Posted July 18, 2011 at 7:56 pm | Permalink
  2. What are the equations going to look like?

    Posted July 18, 2011 at 8:27 pm | Permalink
  3. Malcolm says

    Didn’t think it would be right not to offer a little background there, Kevin, for the lay reader or the madrassa-educated.

    What it is is a history course, and a darn good one. But yes, there’s plenty of theology in this book too, because the story can’t be made sense of without it.

    Bill V. has a lot to say about the Trinity; I might have to mosey over to his archives.

    Posted July 18, 2011 at 8:53 pm | Permalink
  4. Malcolm says

    Henry, I asked you not to ask me that.

    Posted July 18, 2011 at 8:55 pm | Permalink
  5. Another way of analyzing the God/Jesus Duality is in terms of a complexity, analogous to a complex number (which latter comprises a real and an imaginary component).

    In this analogy, let God be the so-called “wholly other” component, in the sense that it can not be comprehended by mortals (analogous to the imaginary component of the complex number, whose coefficient is the square root of -1). Let Jesus be the humanly comprehensible component (analogous to the real component of the complex number).

    Thus, the Christian Deity (without the Holy Spirit, which nobody knows what to do with) would comprise a Holy Dual-Complexity, the only portion comprehensible to humans being Jesus. The corresponding analogy in complex numbers being that the projection of a complex number on the real-number axis is the real component of the complex number.

    As for the Holy Spirit of the Trinity, we might consider a third dimension of complexity, along the lines of the additional dimensions introduced by string theory. But we might want to leave this to another flight of fancy at some future time …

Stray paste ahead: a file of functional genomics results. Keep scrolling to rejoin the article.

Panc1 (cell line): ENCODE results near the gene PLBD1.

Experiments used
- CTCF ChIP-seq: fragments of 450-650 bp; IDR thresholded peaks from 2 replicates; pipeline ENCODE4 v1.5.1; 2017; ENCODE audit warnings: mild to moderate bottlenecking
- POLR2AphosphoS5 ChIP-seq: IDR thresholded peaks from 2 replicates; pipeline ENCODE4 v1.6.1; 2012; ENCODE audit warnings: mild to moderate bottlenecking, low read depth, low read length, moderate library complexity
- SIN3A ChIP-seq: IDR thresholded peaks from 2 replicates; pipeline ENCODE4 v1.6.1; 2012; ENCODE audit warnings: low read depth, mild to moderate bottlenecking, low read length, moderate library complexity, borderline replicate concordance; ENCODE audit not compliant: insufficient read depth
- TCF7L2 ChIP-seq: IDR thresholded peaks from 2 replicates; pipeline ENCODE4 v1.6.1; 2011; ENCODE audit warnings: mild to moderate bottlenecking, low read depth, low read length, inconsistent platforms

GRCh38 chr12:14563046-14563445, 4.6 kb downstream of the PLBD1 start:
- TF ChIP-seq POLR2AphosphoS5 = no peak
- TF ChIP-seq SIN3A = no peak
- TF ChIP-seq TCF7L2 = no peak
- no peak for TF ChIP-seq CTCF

Posted July 18, 2011 at 9:47 pm | Permalink
  6. Kevin Kim says


    Yes, MacCulloch’s historical treatment was recommended to me last year, and I’ve had it on my Amazon Wish List for a while. You beat me to the punch.

    Dr. V’s posts on the Trinity have often explored the problem of trinitarian theology’s coherence through the lens of mereology. I recall posts about counting parcels of land and six-packs of beer. I think there was some identity theory in there, too. Much of it was over my head.

    Posted July 19, 2011 at 12:14 am | Permalink
  7. bob koepp says

    I haven’t read MacCulloch’s book, but I’m curious as to whether he covers the political “backstory” of the evolution of “the church” as well as the theological wrangling. While I don’t doubt the sincerity of those wranglers, I do question the relevance of trinitarian theology to the spread of Christianity.

    Posted July 19, 2011 at 8:38 am | Permalink
  8. the one eyed man says

    I thought the Holy Trinity was a cheeseburger, fries, and a Coke? I must have been misinformed.

    Posted July 19, 2011 at 9:16 am | Permalink
  9. bob koepp says

    Peter – Most definitely, you have been misinformed. It’s cheeseburger, fries and a Pepsi. And that’s why I’m skeptical about the relevance of trinitarian theology to the spread of Christianity.

    Posted July 19, 2011 at 9:48 am | Permalink
  10. the one eyed man says

    Good to know. As long as it’s not the Pep Boys: Manny, Moe, and Jack.

    Posted July 19, 2011 at 9:54 am | Permalink
  11. Malcolm says


    Oh yes, MacCulloch’s book gets very deeply into the political backstory throughout the timeline.

    It’s not that the doctrine of the Trinity itself is central to the spread of Christianity, as much as the notion of Christ as God made man for the purpose of redemption. But that of course necessarily entails all the Christological difficulties that the various factions disputed.

    In the third century there was a great deal of jockeying for influence among the bishops of the major Christian cities of the day, in particular Constantinople, Alexandria, Antioch, and Jerusalem, with each taking a particular slant on these questions. So the wrangling at the councils was as geopolitical as it was theological.

    Posted July 19, 2011 at 3:52 pm | Permalink